I have decided to redo my first review that i posted up here, as it bothers me that i’ve let Ten Years Too Late sit stagnant for so long (this is really because of a tremendous amount of homework i’ve had lately). So i’m going to keep the lights on here by tidying up this review’s format and diction.

Also i consider warning people about this awful awful movie a bit of a social responsibility so you’re welcome!

I first saw this film at the young age of 18. I was just out of school and working a part time job, of which i was spending all of my earnings cruising through the HMV’s that were scattered throughout Edmonton and amassing the lion’s share of my DVD collection.

Having seen or purchased some of the best anime had to offer (Akira, Perfect Blue, etc), i decided to explore some of the other more obscure offerings of the genre. Having seen the box art of Karas: The Prophecy a number of other times before, i decided to read some reviews of it and found it to be awash in superb ratings and recommendations. So i took the plunge and spent 25 whole dollars on it.

And after the movie abruptly ended stopped, and left me in complete and utter bewilderment, I made a promise to myself:

never ever believe what the anime community recommends for good anime…



Surprisingly, the movie does have some redeeming features. For one it is an extremely well animated movie. The intro sequence alone is worth a look, featuring a fantastic aerial duel between two armoured beings that shape shift between dog fighting jets, and sword wielding samurai thingys. The action takes them from the high skies above Tokyo (presumably) to the building tops in spectacular fashion, and its a great example of a “shark attack beginning” that serves to really grab your attention and make you wonder what is in store next. The other duels, don’t quite match the scope of the introductory one, but they do not drop in quality of presentation and execution throughout the movie.

The animation is complemented with a nice slick visual design of the characters and settings. The basements are suitably grimy, and the more mystical areas are majestically presented. the characters themselves have at least memorable looks that serve to distinguish them from each other, which really really helps because if it weren’t for that i feel any viewer would be absolutely lost in trying to follow along with the various plots that come up.

The last positive thing i can say about this film is that the animation and visual design are accompanied by a wonderfully passionate score from Yoshihiro Ike. Notably it pops up whenever Karas shows up, with dashes of a full choir and a strong brass and treble section it lends a nice heroic theme in the same vein as Danny Elfman’s Batman theme or even John Williams Superman theme.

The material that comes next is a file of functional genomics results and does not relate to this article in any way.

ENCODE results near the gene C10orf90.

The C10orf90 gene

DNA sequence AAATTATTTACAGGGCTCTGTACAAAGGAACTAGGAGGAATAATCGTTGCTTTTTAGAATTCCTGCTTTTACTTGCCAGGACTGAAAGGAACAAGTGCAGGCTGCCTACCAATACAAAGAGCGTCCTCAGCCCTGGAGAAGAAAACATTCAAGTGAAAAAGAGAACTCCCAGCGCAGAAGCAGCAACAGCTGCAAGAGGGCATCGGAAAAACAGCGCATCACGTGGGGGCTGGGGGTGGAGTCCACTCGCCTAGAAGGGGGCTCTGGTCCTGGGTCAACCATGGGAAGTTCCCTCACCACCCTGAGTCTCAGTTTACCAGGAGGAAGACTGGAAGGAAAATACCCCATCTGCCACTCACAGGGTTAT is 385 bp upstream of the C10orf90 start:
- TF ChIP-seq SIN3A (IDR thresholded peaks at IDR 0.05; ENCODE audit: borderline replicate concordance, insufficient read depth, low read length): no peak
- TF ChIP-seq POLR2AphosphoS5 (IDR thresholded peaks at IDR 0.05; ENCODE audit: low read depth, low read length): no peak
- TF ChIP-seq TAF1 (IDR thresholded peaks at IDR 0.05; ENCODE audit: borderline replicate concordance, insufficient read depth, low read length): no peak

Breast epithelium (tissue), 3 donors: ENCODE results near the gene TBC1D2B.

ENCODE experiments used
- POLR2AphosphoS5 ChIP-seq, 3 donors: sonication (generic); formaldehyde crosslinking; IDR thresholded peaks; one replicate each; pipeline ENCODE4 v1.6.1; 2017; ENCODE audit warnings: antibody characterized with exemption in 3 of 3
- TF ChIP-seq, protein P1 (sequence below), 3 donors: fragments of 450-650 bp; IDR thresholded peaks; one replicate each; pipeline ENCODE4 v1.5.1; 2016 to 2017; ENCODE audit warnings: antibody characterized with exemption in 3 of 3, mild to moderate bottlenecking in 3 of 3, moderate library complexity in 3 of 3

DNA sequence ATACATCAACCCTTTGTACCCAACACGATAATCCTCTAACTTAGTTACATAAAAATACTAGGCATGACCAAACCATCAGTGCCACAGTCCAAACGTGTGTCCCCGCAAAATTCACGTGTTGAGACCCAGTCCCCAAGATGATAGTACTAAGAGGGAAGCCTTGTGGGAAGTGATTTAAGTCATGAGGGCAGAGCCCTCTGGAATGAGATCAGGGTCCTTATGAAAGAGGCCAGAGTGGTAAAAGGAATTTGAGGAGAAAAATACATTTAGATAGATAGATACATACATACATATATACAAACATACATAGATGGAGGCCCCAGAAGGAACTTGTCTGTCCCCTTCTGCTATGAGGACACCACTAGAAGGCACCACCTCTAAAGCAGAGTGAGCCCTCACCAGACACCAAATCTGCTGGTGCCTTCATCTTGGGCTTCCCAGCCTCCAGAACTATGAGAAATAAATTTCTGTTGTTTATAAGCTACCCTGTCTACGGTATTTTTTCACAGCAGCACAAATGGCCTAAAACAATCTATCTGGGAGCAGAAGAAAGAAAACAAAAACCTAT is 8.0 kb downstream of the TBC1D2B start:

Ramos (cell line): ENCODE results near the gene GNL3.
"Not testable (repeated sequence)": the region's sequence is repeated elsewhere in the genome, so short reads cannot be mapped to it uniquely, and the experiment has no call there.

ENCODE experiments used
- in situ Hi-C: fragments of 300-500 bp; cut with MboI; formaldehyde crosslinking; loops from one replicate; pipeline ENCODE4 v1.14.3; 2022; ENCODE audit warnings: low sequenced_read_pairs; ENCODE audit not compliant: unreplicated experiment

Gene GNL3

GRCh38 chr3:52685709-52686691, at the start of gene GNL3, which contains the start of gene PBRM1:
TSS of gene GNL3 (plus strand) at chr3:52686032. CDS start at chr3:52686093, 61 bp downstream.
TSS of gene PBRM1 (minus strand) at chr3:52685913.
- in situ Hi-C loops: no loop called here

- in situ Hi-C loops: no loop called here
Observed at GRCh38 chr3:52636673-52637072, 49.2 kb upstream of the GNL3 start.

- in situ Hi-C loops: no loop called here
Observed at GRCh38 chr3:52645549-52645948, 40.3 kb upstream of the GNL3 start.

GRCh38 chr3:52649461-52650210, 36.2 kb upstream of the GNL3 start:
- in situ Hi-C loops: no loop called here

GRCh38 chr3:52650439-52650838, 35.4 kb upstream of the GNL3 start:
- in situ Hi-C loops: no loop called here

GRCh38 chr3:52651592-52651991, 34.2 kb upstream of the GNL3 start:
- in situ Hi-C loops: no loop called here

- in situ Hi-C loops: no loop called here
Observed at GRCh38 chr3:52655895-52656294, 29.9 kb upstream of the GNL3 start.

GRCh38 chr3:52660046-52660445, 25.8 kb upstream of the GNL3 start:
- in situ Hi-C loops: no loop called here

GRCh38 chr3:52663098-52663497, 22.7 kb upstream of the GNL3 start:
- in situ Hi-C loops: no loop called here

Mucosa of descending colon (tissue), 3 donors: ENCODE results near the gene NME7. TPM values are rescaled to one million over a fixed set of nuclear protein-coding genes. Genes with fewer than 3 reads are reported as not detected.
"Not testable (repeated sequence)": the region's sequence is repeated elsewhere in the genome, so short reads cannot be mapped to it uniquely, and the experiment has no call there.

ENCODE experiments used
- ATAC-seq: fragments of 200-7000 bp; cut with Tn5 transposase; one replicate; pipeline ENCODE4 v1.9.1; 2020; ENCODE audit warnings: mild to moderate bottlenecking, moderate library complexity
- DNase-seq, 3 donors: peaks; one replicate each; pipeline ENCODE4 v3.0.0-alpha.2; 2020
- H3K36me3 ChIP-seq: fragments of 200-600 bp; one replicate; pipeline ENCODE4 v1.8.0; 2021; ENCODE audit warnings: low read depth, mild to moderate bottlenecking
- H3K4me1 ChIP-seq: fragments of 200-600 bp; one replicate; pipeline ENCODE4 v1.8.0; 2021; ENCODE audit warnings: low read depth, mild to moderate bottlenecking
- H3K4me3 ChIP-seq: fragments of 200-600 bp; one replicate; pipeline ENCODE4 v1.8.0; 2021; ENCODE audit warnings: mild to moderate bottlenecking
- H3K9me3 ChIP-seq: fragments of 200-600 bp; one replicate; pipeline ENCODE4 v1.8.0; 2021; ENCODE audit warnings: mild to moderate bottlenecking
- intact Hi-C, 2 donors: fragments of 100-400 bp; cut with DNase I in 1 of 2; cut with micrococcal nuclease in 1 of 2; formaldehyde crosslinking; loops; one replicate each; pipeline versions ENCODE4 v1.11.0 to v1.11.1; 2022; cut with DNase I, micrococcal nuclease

The worst offence of this film will have to lie in its story, to say that Karas’ plot is “amateurish” is to put it lightly, very lightly. For starters it has five distinct plots all vying for attention in a film that boasts a running time of barely 80 minutes. They are as far as i can discern as follows:

1. The introduction of a new Karas (presumably a guardian of humanity) following the defeat of the previous one in the introductory battle sequence, he is given these powers by what i will name Goggle Girl #1 for lack of any memorable name.

2. The villain’s own agenda of creating machine demons to terrorize the citizens of Tokyo, he also keeps (presumably) a Goggle Girl of his own in a tank for some reason.

3. The story of two cops assigned to investigate the killings perpetuated by the demons.

4. The redemption quest of one of the spirit beings, to hunt down and kill the demons wherever they may be hiding.

5. The agenda of Goggle Girl #2 and of (presumably) her own Karas to prevent something from happening to everyone i guess.

Yes. All of that is crammed into 80 whole minutes of absolute confusion. The cop story gets the lions share of the running time, and due to it being tied by circumstance the redemption spirit story gets most of the rest of it. Now this wouldn’t be a bad thing per-se if the movie just picked one of these threads to follow, but that just plain old doesn’t happen.

All of these stories running in tandem in a film of such length brings up another terrible flaw; the fact that new characters are introduced in just about every other scene for most of the running time. This has the result of important unresolved plot points being skipped and vital exposition being sidelined for more plot to be piled on and more questions to be asked.